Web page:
• Locating specific artworks using the map
We really appreciated all the critical feedback these user testing participants offered because it helps us find ways to improve on what we currently offer visitors. Of course, we also loved that 89% (N=9) felt that MoMA Audio+ is something that would enhance their experience in the galleries. A few comments from participants included:
• “I feel that MoMA Audio+ enhances what I came to see here. Thousands of things on view and this helps me to shape my visit.”
• “It added another dimension. Nothing replaces the act of looking, but knowing more about what I’m seeing enriches the experience. This achieves that goal. Devices are not too heavy, not burdensome, not ugly, nice MoMA graphic.”
• “Usually, I just want to be with the art and wander around but I really like the ability this device gives you to document what you see during your visit. Personalizes the experience”
Have you tried MoMA Audio+ on one of your visits to the Museum yet? If you did, we’d love to know what you thought!
I’ve racked up a lot of frequent flier miles working with The MoMA Alzheimer’s Project. My colleagues and I have had the great pleasure of traveling to places like Amsterdam, Tokyo, and Alexandria, Louisiana (population: 48,000) to facilitate training workshops on how to use art to engage individuals with Alzheimer’s disease. Read more
MoMA’s Jackson Pollock Conservation Project: Bringing the Project to Conclusion: Restoration of Number 1A, 1948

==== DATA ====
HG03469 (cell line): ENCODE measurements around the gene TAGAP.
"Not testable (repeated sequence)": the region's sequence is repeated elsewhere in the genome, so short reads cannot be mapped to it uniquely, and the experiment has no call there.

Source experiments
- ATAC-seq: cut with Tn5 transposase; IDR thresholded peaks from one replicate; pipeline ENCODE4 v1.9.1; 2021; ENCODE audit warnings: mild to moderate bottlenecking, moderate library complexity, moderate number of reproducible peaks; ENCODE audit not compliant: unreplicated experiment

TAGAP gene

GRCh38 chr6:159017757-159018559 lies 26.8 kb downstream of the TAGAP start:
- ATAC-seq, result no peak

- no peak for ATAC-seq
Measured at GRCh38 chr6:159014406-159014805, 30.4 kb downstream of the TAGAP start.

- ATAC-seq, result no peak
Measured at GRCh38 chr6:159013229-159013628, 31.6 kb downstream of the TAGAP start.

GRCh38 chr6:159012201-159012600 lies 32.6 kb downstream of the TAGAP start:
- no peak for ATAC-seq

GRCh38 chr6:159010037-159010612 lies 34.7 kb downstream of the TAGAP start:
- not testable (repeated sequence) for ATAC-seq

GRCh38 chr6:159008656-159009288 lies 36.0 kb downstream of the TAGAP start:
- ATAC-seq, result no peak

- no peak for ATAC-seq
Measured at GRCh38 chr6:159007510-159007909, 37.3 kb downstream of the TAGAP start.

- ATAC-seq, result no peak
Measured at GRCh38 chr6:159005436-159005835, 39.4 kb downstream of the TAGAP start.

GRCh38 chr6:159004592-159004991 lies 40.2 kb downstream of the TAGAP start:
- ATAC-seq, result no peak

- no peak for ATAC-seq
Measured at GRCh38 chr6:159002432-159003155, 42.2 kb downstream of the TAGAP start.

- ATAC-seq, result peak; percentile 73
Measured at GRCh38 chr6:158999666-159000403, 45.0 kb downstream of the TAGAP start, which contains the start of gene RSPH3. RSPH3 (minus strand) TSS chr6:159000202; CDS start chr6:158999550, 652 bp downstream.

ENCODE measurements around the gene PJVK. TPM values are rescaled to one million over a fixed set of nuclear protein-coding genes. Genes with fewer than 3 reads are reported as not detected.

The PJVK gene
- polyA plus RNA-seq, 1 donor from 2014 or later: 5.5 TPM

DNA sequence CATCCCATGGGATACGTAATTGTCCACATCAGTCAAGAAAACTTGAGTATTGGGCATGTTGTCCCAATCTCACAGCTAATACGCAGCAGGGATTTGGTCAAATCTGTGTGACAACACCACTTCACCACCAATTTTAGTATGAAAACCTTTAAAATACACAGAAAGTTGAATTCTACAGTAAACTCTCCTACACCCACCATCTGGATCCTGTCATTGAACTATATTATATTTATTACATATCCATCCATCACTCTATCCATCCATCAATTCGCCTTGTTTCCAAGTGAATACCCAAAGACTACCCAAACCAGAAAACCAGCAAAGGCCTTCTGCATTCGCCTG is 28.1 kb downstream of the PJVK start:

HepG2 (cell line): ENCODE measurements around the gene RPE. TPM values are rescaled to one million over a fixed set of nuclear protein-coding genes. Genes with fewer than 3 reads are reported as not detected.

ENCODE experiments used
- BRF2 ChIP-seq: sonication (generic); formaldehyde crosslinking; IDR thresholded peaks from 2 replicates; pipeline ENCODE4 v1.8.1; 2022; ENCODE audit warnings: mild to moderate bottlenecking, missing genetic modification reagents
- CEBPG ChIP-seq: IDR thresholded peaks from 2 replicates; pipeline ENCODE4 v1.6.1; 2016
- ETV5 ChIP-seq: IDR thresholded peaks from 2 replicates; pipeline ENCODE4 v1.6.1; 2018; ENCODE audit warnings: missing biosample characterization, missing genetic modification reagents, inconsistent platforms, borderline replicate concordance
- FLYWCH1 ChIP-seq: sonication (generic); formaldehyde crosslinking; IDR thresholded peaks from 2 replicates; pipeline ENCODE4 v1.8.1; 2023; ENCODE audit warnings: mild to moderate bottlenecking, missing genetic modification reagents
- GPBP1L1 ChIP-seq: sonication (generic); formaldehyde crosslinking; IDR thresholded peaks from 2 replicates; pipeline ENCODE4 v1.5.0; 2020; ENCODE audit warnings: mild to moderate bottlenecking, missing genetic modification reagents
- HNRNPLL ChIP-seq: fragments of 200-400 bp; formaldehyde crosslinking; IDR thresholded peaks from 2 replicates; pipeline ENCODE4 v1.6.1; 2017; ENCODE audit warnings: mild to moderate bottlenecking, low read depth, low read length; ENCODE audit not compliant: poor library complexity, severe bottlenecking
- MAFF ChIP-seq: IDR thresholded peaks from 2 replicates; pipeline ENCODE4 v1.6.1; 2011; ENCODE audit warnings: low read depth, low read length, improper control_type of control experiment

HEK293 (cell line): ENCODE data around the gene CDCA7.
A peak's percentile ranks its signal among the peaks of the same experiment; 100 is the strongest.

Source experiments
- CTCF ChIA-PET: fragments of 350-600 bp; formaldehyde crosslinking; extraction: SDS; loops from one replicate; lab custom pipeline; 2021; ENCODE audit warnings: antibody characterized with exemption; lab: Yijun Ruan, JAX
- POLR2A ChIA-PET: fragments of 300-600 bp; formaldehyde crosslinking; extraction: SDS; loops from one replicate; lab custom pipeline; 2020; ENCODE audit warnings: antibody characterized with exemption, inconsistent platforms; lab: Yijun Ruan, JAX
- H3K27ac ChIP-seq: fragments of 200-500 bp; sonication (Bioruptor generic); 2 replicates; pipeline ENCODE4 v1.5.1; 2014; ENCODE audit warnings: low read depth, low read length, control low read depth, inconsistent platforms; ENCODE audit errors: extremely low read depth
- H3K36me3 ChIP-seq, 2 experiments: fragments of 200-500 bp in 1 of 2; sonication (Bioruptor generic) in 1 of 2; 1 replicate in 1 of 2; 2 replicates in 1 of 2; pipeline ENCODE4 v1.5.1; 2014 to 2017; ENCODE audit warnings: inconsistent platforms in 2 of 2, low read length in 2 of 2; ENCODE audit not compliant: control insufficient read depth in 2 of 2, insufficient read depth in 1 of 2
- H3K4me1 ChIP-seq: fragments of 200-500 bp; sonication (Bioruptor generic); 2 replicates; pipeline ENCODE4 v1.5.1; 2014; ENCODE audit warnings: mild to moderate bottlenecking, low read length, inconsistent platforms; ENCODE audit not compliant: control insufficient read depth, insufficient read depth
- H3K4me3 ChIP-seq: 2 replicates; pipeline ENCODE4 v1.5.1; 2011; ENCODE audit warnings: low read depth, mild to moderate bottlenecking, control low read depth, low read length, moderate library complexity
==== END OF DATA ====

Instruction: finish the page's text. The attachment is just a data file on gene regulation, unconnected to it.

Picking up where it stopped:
Readers who have been following the blog will recognize a pattern in our approach to conservation treatment of Number 1A, 1948, the final of three Jackson Pollock paintings that have been the focus of our 18-month project. Read more
As an educator at MoMA, one of the projects I have the most fun with is the Family Art Workshops. Workshops are programs where a museum educator leads a group through both a gallery experience and a hands-on art-making activity in a studio. I look forward to planning these, because usually museum educators do a lot of independent lesson planning, but for the workshops we get to work in teams. I’ve always loved collaborative brainstorming, so working together on these projects exercises that part of my brain. This fall, I put my head together with fellow Family Programs Educators Shannon Murphy, Keonna Hendrick, and Lynn Seeney to plan a workshop called Dreamscapes.
Our challenge was to make René Magritte’s work approachable for the workshop’s target age of four- to six-year-olds and their accompanying adults. Each educator teaching the workshop over the course of several weeks would do things slightly differently, but our general plan was to take families into the Magritte exhibition to discover how he painted everyday objects and made them strange or transformed in a variety of ways. After looking at and discussing a few paintings, we would head down to the studio to make Magritte-inspired Surrealist collages with cut shapes and patterned papers.
Our supplies were ordered, and we were ready to go, but there was one hiccup in our plans. By the time we hit late November/early December when our workshops were set to take place, the exhibition galleries were so crowded with Magritte devotees that we couldn’t reasonably expect groups of 20 kids and adults to maneuver through the space or sit on the floor to focus on paintings together.
Time for Plan B.
Having a Plan B ready to go quickly and smoothly is the name of the game when you’re a museum educator, and we had a seasoned team of flexible educators contributing to this workshop. Luckily, we’re working at MoMA, where there is no shortage of great art, so we were able to shift our focus to some of the Surrealist works in the fifth-floor Painting and Sculpture Galleries. Thanks to the work of Marcel Duchamp, Giorgio de Chirico, and Salvador Dalí, we were able to get families to notice some of the main ideas—such as altering the way objects function, or compositional choices that create surreal spaces—that would help them collaborate on their own collage-style dreamscapes.